Dental Practice Transitions, Made Easy

Buying or selling a practice is one of the most significant financial events in a dentist’s career – with only one chance to get it right.

From left: Dr. Brad Babcock, Dr. Steve Wolff, Debbie Wolff, and Tom Wolff

Check out our newest listings

    • Eastern Kansas City Metro: Beautiful practice with a high quality buildout. $600K in collections with room to grow. Great small town only 25 minutes from the eastern metro suburbs. MO368 Summary
    • Overland Park, KS: Established practice in an excellent location. Doctor works three days a week and has consistently collected around 600k, making it a fantastic opportunity for expansion. Five operatories with space for a sixth. KC367 Summary
    • Southwest Missouri: Big city revenue in a small town location. Exceptional profitability. Please call for details. MO369 Summary

New Blog Post: First Impressions

Try as I might, I can’t think of a better phrase than the trite admonition, “you only get one chance to make a first impression”, to describe a buyer’s first reaction to our listings. Naturally, we have prepared ourselves during the valuation process for discussions on these items but sometimes the answer to their questions can be uncomfortable. If you are considering the sale of your practice, be advised of a few of these early talking points:

  1. No Website. Right or wrong, younger buyers will try to get early information about the practice and with no website they may assume the seller is a dinosaur before ever seeing the office. This doesn’t have to be fancy and is not a hard or expensive problem to fix.
  2. Dated office décor and design. Buyers looking for a career opportunity seemingly have little interest in remodeling your office. Some things can’t be helped but at least be sure the office is clean, fresh and uncluttered. Yes, they will notice to old carpeting. Be aware too that ownership of the building is not necessarily a good thing.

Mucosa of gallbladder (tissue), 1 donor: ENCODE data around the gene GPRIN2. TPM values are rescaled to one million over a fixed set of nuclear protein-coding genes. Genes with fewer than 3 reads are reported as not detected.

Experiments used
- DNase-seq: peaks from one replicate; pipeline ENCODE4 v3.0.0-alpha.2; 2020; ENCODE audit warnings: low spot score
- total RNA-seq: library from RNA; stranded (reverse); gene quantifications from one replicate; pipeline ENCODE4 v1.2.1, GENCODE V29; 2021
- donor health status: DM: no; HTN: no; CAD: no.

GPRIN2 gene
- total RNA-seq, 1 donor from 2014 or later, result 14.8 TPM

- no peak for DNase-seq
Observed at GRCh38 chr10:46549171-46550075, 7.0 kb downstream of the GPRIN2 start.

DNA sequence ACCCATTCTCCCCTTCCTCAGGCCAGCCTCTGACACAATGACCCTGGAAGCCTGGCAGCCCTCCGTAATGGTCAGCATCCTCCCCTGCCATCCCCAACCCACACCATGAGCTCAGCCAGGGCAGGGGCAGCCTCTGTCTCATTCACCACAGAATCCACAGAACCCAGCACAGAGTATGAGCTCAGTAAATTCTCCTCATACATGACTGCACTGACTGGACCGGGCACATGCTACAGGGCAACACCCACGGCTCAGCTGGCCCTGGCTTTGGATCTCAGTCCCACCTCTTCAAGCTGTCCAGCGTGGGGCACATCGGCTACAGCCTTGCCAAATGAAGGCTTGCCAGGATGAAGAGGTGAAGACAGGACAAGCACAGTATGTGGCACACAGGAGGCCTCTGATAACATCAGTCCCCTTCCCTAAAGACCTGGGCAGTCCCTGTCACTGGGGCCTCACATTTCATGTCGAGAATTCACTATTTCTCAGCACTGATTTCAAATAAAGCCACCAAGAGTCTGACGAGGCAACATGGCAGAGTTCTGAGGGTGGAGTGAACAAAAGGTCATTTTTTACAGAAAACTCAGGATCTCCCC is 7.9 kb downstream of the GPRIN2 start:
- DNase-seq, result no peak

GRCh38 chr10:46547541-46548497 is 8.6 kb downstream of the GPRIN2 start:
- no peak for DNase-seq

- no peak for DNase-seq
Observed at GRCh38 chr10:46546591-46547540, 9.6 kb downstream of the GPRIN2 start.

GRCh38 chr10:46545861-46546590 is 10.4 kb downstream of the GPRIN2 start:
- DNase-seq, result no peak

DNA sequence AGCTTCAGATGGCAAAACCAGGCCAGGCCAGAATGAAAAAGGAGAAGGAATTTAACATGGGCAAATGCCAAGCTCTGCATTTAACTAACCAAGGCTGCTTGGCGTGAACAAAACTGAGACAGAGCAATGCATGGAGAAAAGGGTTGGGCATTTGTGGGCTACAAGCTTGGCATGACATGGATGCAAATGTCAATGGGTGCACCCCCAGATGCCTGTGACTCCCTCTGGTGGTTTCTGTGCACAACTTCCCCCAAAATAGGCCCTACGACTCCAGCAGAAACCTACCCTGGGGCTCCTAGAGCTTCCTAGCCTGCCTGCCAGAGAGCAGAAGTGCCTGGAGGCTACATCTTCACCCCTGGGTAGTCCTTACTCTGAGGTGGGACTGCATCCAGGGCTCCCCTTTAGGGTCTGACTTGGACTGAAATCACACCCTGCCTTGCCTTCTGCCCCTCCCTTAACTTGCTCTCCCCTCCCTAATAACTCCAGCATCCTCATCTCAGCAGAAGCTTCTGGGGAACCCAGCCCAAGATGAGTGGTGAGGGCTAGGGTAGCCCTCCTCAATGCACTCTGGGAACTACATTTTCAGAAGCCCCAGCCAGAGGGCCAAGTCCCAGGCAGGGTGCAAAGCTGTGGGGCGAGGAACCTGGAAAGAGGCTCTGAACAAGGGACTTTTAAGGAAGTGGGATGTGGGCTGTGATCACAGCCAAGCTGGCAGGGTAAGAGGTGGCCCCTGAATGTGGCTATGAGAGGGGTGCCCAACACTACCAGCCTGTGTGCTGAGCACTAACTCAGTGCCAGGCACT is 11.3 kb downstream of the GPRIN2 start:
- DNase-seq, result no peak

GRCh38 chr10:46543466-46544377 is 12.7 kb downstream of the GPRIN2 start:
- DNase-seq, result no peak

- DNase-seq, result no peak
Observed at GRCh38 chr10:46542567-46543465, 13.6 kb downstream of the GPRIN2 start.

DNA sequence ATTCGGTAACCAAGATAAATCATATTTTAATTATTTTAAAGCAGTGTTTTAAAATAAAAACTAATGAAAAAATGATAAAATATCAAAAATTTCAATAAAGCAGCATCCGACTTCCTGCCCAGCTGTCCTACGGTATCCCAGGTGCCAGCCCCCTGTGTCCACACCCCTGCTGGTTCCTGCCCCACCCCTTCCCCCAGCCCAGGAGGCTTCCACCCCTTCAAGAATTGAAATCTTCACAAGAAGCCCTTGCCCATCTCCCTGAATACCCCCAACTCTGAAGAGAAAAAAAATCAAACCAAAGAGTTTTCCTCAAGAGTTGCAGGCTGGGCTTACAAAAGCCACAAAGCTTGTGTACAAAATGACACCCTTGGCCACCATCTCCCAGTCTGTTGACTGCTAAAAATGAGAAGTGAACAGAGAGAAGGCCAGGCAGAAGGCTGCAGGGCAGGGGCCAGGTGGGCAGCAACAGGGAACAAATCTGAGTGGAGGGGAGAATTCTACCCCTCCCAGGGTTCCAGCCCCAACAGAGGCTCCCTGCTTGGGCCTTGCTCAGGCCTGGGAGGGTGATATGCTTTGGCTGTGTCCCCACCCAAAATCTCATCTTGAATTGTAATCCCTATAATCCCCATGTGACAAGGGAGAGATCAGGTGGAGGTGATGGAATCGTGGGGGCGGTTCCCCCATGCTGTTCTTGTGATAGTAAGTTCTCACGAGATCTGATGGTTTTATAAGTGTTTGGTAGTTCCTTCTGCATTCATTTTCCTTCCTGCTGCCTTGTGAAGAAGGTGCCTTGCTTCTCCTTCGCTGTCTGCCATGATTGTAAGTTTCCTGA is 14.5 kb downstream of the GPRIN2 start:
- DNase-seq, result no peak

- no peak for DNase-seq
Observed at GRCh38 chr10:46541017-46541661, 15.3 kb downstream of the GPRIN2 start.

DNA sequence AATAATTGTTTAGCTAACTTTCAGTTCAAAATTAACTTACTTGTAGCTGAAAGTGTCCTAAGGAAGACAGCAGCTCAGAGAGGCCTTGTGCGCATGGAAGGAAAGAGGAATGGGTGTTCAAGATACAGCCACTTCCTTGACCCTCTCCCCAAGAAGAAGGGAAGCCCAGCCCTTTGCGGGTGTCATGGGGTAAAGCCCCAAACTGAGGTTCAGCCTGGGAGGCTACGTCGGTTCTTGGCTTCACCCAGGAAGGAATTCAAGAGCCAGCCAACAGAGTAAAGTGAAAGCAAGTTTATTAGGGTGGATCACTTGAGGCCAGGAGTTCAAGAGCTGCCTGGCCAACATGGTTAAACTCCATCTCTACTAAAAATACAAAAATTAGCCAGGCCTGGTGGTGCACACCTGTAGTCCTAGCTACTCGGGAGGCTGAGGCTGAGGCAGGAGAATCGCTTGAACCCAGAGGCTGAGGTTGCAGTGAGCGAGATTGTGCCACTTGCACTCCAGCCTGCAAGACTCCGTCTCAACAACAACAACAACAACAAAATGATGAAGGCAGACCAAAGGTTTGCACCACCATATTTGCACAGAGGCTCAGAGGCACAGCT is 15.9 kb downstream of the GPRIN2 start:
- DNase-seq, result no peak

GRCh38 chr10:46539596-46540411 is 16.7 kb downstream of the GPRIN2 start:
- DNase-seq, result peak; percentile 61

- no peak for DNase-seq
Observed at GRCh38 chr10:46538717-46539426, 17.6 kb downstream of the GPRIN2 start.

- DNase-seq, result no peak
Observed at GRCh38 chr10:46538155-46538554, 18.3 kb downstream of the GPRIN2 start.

3. Inadequate revenues. There is no getting around the fact that today’s buyers need around $600,000 in annual collections to pay the overhead, taxes, student loan and acquisition debt in order to have something left over for living expenses. “Potential” is a hard sell and even harder to finance so don’t waste your time. If your revenues are not at a sustainable level, maybe another exit strategy is called for.
  4. Technology is expected and they will see those dip tanks. Modern buyers will not practice a day without digital radiography and increasingly, paperless records. If you are still a couple of years away from retirement, buy the digital hardware and software and enjoy the increase in productivity. If you are planning to retire at the end of the month, be prepared for a substantial adjustment to the sales price.
  5. Dated equipment is hard to hide. Make sure everything is clean, well maintained and free of tears and holes in the upholstery. This is actually a fairly easy category to fix as anyone that can fog up a mirror can buy all of the new equipment they want so to the buyers, be advised that unless we are talking about beat up, antique chairs and units, patients don’t care. Be careful how much you spend just to get that “new car smell”.
  6. The Staff can kill you. The first expense category buyers will focus on will be your staff costs. While it may be an asset to you to have long-term employees, we find that they are often at the top of the pay range and are sometimes being paid for days the seller is no longer working. Be careful with those automatic cost of living adjustments as the buyer may fear having to come in and “reorganize”.

       Steve Wolff, UMKC Class of 1977

Most Recent Sales

Were were proud to represent Dr. John Gordon in the sale of his Kansas City practice to Dr. Tyler Koehn.

Congratulations to Dr. Gwen Stalcup on the sale of her Wellington, KS practice to Dr. Grant Phipps.

Congratulations to Dr. David Lebsack on the sale of his St. Joseph, MO orthodontic practice to Dr. Andy Baxter.